The education of youth is emphatically their protection. Ignorance, the lack of mental and moral culture in earlier life, is the recognized parent of vice and crime in after years. Thus it is the acknowledged duty of the parent or guardian, as part of the measure of protection which he owes to the child or ward, to afford him at least a reasonable opportunity for the improvement of his mind and the elevation of his moral condition, and, of this duty, the law took cognizance long before the now recognized interest of society and of the body politic in the education of its members had prompted its embarkation upon a general system of education of youth. So a ward in chancery, as being entitled to the protection of the Court, was always entitled to be educated under its direction as constituting a most important part of that protection. The public law of the State—both the Constitution and Statute—having established public schools for educational purposes, to be maintained by public authority and at public expense, the youth of the State are thereby become pro hac vice the wards of the State, and under the operations of the constitutional amendment referred to, equally entitled to be educated at the public expense. It would, therefore, not be competent to the Legislature, while providing a system of education for the youth of the State, to exclude the petitioner and those of her race from its benefits, merely because of their African descent, and to have so excluded her would have been to deny to her the equal protection of the laws within the intent and meaning of the Constitution.
But we do not find in the Act of April, 1870, providing for a system of common schools, which is substantially repeated in the Political Code now in force, any legislative attempt in this direction; nor do we discover that the statute is, in any of its provisions, obnoxious to objections of a constitutional character. It provides in substance that schools shall be kept open for the admission of white children, and that the education of children of African descent must be provided for in separate schools.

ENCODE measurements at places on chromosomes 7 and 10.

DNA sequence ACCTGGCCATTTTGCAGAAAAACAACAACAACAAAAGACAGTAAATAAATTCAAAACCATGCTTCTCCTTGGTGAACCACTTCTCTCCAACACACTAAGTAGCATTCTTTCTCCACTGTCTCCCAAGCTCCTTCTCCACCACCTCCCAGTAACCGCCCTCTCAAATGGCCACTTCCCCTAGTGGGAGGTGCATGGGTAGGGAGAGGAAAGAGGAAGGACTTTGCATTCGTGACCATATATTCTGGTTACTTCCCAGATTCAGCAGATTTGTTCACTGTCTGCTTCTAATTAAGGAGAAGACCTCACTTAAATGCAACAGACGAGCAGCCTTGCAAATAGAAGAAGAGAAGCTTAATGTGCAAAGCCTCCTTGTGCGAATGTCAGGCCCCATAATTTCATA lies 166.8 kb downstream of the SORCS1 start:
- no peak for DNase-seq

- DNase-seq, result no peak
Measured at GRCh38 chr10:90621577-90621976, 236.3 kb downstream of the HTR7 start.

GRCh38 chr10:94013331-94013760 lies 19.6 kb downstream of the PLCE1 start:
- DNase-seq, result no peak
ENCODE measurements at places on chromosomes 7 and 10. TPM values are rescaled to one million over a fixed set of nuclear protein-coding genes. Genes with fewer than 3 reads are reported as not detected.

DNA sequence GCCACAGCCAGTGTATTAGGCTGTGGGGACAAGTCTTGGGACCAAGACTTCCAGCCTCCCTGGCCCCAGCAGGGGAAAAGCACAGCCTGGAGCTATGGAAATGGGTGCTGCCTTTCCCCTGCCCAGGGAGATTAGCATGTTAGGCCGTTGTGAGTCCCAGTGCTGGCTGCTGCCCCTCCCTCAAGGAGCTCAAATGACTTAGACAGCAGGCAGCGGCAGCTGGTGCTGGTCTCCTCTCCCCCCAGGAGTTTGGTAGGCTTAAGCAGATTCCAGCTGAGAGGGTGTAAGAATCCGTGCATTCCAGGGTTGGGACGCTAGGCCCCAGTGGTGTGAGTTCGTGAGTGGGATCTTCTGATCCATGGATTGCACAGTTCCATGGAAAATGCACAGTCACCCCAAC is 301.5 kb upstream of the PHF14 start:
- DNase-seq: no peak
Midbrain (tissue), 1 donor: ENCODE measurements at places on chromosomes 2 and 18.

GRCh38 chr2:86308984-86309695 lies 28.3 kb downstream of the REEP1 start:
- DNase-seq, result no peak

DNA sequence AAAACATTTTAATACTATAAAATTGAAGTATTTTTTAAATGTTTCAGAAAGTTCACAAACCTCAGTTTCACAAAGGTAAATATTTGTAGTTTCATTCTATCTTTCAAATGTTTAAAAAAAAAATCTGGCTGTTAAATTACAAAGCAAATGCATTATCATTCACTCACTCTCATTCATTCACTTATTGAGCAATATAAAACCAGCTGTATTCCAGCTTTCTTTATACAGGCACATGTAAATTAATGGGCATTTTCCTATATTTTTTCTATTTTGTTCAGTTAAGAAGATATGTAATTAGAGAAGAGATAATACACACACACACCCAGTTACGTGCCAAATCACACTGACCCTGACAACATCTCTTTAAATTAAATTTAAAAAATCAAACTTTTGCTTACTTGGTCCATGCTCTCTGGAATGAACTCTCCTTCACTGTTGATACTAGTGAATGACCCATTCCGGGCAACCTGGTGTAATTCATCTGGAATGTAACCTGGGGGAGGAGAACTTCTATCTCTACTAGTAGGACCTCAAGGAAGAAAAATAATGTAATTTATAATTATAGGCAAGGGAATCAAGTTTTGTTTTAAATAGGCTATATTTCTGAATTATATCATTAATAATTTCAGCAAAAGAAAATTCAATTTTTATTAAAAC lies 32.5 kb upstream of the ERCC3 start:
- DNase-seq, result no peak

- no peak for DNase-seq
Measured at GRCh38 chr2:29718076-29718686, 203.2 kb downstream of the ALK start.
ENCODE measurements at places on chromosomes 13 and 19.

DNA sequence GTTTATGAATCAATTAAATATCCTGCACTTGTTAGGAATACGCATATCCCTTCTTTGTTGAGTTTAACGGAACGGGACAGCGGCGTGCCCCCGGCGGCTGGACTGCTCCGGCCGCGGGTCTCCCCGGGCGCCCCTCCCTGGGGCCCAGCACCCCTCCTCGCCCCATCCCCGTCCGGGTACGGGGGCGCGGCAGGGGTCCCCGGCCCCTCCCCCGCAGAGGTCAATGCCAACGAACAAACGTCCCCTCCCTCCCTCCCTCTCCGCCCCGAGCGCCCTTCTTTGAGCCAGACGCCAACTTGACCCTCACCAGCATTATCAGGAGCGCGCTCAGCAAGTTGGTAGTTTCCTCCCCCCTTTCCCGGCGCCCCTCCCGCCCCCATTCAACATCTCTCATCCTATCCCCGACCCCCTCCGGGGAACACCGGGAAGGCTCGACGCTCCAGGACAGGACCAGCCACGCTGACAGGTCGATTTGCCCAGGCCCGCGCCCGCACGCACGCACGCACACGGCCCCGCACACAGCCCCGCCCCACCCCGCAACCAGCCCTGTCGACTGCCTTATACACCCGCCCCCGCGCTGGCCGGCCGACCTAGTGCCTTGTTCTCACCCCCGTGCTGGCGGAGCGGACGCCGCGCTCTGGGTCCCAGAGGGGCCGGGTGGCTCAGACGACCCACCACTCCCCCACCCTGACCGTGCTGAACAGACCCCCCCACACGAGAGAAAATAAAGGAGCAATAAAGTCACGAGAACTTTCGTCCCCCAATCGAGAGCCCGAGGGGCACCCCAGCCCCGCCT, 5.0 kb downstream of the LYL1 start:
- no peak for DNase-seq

In short, the policy of separation of the races for educational purposes is adopted by the legislative department, and it is in this mere policy that the counsel for the petitioner professes to discern “an odious distinction of cast, founded on a deep-rooted prejudice in public opinion.” But it is hardly necessary to remind counsel that we cannot deal here with such matters, and that our duties lie wholly within the much narrower range of determining whether this statute, in whatever motive it originated, denies to the petitioner, in a constitutional sense, the equal protection of the laws; and in the circumstances that the races are separated in the public schools, there is certainly to be found no violation of the constitutional rights of the one race more than of the other, and we see none of either, for each, though separated from the other, is to be educated upon equal terms with that other, and both at the common public expense. A question similar to this came before the Supreme Judicial Court of the State of Massachusetts in 1849 (Roberts v. The City of Boston, 5 Cush. 198), and was determined by the Court in accordance with the views just expressed by us. That was an action on the case brought by a colored child against the city to recover damages claimed by reason of her exclusion from a public school as a pupil. It appeared that primary schools to the number of about one hundred and sixty were maintained for the instruction of children of both sexes between five and seven years of age, and that of these schools two were appropriated to the exclusive instruction of colored children, and the residue to the exclusive instruction of white children. It also appeared that the plaintiff had been excluded from the primary school nearest her father’s residence, which was a school devoted exclusively to the instruction of white children, and that the school appropriated to the education of colored children nearest her father’s residence was about a fifth of a mile more distant therefrom than was the school from which she had been excluded. The Constitution of the State of Massachusetts contained the following clauses, which were relied upon by the counsel for the plaintiff to show that the separation of colored from white children for educational purposes was not justified by law. (Part 1, Art. 1:) “All men are born free and equal, and have certain natural, essential and inalienable rights; among which may be reckoned the right of enjoying and defending their lives and liberties, that of acquiring, possessing and protecting property; in fine, that of seeking and obtaining their safety and happiness. Art. 6: No man nor corporation or association of men, have any other title to obtain advantages or particular and exclusive privileges distinct from those of the community, than what arise from consideration of services rendered to the public.” * * *